Freedom Life Planning

The Ultimate Guide to Financial Planning

Three Benefits of Starting to Invest Early

So you are young, broke and ready to start your career? Perfect! You are in the right place of your life to take the right path towards wealth. You have the best resources available to you, time and energy. It may be hard to believe it now, but if you take the right steps now, you have a very strong chance of being very successful in your finances and at building wealth throughout your life. In this article, I will go over the top 3 advantages to starting right away, as early as you can.

Compounded Returns

The thing about compounded investment returns is that the overall duration has the biggest impact on your results. Starting to save in your twenties will be significantly more effective then starting in your thirties. You will have an extra 10 years of compounding time to your advantage. This will allow you to either save less to reach the same objective, or save the same amount to have more wealth throughout your life. The graphs below show the growth of investing $6,000 per year at 8% return on investment annualized. This works out to $500 a month, an easily obtainable target for working young professionals.

As you can see, due to the exponential growth over time, the advantage of starting early is tremendous. Looking at the investment value at age 65, the 20 year old will have grown their wealth to $2.7 Million. The 30 year old will have $1.2 Million and the 40 year old will have $518,000. For each decade earlier that you start, you will have more than double the wealth. If your goal is not to build a huge investment by 65 but prefer to spend your money sooner in life, look at starting early as allowing you to get away with saving less. That will give you more spending money throughout your life.



Less Expenses

In addition to having the benefit of time, you also have less expenses early in life. You may be renting a small apartment instead of owning and maintaining a big house and no children yet. You may be tempted to spend that extra cash on more eating out and other luxury spending. However, setting a proper balance early on will allow you to maintain a better and continually improving standard of life later on. During your twenties, if you do not have any children yet, you can put aside a large portion of your salary towards investments. This may allow you to get away with hardly any savings during your thirties, when expenses of young children are highest. Keep in mind that savings during your twenties are worth more than double that of your thirties. Even in your 40s, as your advancing career will make saving a bit easier, you still have older children to take care of, and your savings would need to be around 5x as high to have an equivalent impact on your investments as savings from your twenties!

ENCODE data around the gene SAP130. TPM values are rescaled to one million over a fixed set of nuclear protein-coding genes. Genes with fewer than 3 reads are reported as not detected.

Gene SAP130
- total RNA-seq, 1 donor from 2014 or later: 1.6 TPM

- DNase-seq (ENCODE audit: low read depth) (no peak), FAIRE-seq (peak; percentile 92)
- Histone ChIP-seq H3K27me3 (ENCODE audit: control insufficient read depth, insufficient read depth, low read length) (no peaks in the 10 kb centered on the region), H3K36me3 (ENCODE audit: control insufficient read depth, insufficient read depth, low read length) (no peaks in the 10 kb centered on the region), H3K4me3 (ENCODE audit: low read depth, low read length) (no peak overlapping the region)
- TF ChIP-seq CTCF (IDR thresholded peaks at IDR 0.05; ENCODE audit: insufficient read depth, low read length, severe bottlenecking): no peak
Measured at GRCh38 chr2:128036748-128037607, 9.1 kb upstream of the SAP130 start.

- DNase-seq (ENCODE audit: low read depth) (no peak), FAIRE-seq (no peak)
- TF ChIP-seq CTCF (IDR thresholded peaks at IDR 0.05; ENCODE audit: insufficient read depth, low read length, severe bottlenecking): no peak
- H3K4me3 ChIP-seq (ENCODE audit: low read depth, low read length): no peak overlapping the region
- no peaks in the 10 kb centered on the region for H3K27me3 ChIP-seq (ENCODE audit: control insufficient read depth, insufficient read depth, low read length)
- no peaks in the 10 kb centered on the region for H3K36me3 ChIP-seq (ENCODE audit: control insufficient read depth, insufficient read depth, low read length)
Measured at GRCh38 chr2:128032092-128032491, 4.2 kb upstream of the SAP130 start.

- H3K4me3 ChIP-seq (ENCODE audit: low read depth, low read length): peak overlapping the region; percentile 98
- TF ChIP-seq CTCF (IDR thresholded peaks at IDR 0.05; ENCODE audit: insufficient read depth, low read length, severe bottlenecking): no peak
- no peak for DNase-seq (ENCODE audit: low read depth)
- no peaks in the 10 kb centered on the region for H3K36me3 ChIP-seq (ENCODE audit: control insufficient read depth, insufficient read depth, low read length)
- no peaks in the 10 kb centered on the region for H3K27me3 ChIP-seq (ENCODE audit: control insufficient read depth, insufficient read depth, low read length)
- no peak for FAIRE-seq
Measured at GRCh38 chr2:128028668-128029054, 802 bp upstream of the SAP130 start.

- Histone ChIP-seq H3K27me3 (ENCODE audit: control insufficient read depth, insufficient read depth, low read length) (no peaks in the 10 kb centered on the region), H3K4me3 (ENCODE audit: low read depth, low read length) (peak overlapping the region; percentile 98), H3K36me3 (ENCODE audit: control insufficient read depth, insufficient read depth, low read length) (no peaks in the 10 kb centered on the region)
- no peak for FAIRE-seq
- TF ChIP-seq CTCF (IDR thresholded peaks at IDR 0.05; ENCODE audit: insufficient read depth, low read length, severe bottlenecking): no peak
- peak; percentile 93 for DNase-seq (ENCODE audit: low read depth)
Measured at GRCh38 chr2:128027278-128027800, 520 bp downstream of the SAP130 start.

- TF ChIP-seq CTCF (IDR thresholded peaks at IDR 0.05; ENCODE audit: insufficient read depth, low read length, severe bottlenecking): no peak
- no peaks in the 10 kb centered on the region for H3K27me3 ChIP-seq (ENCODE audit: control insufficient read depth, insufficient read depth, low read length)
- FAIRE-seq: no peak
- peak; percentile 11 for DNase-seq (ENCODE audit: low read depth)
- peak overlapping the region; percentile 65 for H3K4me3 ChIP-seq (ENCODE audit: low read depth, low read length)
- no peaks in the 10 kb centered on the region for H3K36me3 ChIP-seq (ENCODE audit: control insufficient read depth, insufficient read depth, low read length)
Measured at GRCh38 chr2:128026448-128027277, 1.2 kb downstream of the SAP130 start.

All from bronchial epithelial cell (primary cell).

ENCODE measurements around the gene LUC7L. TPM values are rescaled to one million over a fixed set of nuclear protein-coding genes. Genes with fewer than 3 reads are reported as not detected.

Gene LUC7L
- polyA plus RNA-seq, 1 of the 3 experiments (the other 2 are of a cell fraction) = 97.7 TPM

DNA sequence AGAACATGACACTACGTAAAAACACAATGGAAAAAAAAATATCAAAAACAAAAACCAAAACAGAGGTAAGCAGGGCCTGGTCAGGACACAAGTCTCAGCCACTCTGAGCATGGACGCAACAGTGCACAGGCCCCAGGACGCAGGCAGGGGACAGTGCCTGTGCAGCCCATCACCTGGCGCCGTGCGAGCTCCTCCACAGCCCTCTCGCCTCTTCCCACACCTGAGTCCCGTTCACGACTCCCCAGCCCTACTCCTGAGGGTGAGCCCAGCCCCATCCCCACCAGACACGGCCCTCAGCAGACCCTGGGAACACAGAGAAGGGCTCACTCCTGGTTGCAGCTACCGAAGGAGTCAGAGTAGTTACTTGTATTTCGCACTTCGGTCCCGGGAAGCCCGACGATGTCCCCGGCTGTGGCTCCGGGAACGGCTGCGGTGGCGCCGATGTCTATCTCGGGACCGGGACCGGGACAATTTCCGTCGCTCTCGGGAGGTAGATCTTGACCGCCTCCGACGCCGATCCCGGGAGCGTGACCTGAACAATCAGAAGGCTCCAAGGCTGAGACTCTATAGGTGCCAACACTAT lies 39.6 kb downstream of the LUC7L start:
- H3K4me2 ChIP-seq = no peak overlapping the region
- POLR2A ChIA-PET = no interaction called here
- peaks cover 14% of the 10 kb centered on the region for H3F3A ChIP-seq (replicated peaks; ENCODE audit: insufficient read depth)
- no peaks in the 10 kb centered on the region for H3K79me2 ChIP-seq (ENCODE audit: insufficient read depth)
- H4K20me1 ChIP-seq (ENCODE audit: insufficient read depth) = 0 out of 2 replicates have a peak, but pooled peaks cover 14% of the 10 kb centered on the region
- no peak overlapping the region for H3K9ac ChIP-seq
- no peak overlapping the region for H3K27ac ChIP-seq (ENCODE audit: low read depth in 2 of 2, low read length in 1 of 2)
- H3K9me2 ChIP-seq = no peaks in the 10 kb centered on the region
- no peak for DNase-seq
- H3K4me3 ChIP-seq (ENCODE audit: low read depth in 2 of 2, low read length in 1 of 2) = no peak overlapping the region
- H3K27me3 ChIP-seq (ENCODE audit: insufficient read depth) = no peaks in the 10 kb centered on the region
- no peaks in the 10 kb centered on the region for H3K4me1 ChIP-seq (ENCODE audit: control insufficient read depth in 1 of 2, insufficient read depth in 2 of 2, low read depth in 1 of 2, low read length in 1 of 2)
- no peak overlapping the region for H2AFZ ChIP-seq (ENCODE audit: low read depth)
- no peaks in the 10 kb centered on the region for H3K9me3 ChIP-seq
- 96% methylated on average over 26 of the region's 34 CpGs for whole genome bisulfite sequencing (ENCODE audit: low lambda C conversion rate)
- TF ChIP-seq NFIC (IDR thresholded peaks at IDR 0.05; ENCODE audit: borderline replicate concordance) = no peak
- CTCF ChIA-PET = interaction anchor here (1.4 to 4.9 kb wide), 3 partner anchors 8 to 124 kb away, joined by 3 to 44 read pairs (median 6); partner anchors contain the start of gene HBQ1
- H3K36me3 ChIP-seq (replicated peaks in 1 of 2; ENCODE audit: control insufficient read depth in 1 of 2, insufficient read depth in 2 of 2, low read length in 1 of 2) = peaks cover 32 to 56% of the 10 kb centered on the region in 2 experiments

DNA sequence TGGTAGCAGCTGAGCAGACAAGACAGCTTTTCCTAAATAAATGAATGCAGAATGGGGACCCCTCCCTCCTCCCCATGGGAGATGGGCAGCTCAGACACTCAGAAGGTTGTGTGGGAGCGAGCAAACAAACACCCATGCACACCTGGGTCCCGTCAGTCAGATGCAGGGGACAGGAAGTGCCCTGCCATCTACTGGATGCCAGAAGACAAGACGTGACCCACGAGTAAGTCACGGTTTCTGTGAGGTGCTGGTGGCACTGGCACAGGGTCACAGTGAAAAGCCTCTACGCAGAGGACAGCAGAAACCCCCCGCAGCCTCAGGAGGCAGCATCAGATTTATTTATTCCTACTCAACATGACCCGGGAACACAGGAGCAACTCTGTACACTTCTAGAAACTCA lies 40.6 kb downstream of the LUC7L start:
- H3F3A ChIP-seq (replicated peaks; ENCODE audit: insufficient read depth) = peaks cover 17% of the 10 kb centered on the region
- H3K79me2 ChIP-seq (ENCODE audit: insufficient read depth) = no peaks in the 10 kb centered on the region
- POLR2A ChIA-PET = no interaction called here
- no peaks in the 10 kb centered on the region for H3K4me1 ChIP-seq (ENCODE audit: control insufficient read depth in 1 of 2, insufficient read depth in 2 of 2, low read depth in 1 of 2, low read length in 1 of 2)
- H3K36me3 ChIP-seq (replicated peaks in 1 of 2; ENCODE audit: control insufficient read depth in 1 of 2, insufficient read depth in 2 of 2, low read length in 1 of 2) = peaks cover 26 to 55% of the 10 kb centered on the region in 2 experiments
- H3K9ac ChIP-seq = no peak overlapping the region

Building Good Habits Early on

The third benefit of starting to invest early on is that you start to build great habits towards efficient spending and investment management from a young age. The wealth of knowledge, discipline and experience that you will obtain will bring about positive habits throughout your life. By eliminating or avoiding wasteful spending early in life, you won’t feel the “need” to continue these patterns later on. As your wealth grows, you will spend it more wisely getting more happiness in return for you and your family.

Can you Catch up?

Some of you are probably reading this and may already be past your twenties and wondering, can I catch up if I didn’t start early? The answer is Yes, but it will be a challenge. It will require investing more of your savings and staying disciplined about it. I’ve updated the graph below to show what the curves look like for someone trying to recoup lost time in their thirties or forties by augmenting their savings rate.

For someone who is thirty, you will need to save $1,118 a month (or $13,418 a year) to catch up, by age 65, to the previous example above of saving $500 per month. For someone who is forty, you will need to save $2,616 a month (or $31,400 a year) to catch up. Also, keep in mind that with these increased saving rates, you will only catch up by age 65. Until then, the person who started earlier will be ahead, which really shows how advantageous it is to start saving early.

However, you can’t change the past, so whatever age you are, the time to start is now.

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